Victoria Falls is one of those places that is on (just about) every traveler's list of things to see/do/experience. I set up my tent with Sarah for the last time (as she would be going home from Victoria Falls) and tried to imagine what it’ll be like to sleep in the tent on my own going forward. Needless to say, I’m not sure setting up and taking down the tent on my own is going to work, lol. I quickly cast the thoughts from my mind and continued to get everything ready as I’d be spending 2 1/2 days in Victoria Falls.
“If you slice 3-4 of these (Snake Apples) and put them in a salad, you’ll be dead in about 4 hours,” Ian said in Dutch/English/Zimbabwe accent (yes, it really is a mixture of all three). “If you rub this leaf, it’ll kill you in about 2 minutes.” Once again, Ian had my complete attention. “If you eat a little of this berry, it will act as a female contraceptive, if you eat too much, you’ll die.”
Today was the day that I would finally see the last of the Big 5 in Africa, or so I hoped. Ian, our guide to beat all guides spoke a little about the Rhinos in the area while we were driving to the area in which they lived. I sat in the middle of the first row of the truck with Sarah on one side and James on the other. The roads were quite bumpy and most of the time I was more concerned with staying in my seat and not falling on Sarah or James, instead of looking at the cool rocks and other things that Ian pointed out while he drove.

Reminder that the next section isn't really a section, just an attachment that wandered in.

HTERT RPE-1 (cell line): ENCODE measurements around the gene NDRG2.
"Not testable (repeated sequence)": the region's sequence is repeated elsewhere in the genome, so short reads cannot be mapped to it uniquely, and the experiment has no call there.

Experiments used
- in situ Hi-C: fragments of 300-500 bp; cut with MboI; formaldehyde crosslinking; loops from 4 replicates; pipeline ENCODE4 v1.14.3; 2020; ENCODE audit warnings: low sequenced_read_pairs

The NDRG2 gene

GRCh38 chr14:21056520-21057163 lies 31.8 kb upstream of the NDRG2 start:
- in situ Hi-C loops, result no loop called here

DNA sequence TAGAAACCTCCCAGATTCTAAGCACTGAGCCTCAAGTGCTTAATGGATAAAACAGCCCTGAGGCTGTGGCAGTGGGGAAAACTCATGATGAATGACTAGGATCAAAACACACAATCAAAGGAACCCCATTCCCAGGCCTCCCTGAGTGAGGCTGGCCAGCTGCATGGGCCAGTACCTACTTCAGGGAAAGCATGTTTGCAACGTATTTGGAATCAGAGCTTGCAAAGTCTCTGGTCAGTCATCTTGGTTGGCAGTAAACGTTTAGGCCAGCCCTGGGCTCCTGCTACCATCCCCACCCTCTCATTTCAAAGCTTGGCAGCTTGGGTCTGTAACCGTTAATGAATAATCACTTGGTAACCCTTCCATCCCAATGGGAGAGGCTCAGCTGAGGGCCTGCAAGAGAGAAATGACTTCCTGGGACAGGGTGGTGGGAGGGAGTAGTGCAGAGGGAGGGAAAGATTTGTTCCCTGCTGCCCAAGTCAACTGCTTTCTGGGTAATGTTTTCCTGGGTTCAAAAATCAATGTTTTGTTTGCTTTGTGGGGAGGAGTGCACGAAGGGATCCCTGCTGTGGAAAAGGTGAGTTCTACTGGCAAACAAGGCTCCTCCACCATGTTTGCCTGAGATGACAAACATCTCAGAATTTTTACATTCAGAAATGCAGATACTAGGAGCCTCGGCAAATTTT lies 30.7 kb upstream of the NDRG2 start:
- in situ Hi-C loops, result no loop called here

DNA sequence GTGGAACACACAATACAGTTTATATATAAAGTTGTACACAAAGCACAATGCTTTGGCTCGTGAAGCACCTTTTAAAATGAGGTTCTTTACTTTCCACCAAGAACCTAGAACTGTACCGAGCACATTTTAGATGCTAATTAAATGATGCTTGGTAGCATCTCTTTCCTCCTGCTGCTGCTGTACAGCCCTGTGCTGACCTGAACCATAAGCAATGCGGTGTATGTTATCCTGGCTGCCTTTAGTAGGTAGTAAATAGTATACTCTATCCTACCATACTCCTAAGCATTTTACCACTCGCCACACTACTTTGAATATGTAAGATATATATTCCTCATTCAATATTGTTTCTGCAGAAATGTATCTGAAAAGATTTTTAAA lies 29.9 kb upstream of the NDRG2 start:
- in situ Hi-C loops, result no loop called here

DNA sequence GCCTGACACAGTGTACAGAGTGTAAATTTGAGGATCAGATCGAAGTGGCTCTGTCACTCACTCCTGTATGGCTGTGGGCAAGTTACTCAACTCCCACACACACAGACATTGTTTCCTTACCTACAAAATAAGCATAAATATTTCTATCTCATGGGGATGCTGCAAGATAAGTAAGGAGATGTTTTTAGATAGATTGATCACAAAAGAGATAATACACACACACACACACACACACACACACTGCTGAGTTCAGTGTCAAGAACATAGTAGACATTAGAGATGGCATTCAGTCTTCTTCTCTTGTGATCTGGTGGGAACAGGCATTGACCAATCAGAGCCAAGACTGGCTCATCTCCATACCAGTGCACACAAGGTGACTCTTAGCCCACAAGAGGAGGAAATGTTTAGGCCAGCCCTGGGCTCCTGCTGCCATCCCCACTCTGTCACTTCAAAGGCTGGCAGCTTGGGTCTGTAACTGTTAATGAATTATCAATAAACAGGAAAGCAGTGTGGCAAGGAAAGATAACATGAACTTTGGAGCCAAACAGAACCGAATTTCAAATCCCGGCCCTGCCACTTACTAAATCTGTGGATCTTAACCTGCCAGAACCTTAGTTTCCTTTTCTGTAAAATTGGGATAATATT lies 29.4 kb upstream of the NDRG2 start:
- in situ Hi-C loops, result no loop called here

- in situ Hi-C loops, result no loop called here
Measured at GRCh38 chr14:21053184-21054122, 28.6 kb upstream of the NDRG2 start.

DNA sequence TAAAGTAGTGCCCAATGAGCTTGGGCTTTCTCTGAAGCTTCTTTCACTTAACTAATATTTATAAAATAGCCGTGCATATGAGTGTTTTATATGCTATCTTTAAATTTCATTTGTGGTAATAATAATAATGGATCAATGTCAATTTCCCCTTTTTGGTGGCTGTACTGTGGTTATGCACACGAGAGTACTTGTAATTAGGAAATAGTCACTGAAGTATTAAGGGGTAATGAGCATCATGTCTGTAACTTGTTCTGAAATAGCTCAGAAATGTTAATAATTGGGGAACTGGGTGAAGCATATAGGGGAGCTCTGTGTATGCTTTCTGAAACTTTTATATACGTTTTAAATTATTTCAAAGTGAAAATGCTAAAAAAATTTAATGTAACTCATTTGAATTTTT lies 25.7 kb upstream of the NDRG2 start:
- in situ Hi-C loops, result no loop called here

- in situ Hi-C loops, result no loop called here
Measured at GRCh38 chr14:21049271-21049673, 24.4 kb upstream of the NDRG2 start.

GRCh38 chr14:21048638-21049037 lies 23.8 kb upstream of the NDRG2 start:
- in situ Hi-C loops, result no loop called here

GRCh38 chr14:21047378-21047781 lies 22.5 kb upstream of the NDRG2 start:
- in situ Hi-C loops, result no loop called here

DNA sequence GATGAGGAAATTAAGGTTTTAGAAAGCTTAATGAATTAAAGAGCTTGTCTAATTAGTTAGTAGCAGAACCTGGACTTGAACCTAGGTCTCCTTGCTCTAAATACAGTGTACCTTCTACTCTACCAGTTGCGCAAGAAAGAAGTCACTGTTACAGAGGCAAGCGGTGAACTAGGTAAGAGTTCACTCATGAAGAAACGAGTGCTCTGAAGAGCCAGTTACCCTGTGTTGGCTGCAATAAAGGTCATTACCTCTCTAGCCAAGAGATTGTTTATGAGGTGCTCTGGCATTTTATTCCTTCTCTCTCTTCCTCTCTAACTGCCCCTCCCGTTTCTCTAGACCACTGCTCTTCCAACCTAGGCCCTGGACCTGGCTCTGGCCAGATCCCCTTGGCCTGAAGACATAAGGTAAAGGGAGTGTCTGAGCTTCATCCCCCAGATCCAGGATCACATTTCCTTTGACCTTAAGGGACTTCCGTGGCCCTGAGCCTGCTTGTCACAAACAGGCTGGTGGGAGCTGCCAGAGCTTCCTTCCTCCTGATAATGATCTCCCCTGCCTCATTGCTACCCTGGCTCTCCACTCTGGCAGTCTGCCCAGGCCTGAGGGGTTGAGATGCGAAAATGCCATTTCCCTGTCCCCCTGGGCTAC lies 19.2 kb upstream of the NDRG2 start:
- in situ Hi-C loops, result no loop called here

Throughout our trip in Africa, I have (as well as the rest of the group I’m with) encountered scores of friendly people, especially children. I’ve loved sitting on the truck, driving through a town or past a village and having children wave, shout, smile or run alongside us. This is by far one of the best parts of Africa.
I sit in my foldable green canvas camp chair and lean back gently and look up. I’ve done this almost every night, but tonight is the first night (since the Serengeti) that the sky is full of stars. I was dazzled by them as I slowly turned my head from one side to the other. The stars were bright against the dark sky and in the distance, I could hear a light wind whistling through the trees. Each night in Zimbabwe is the same, a sparkling starry sky.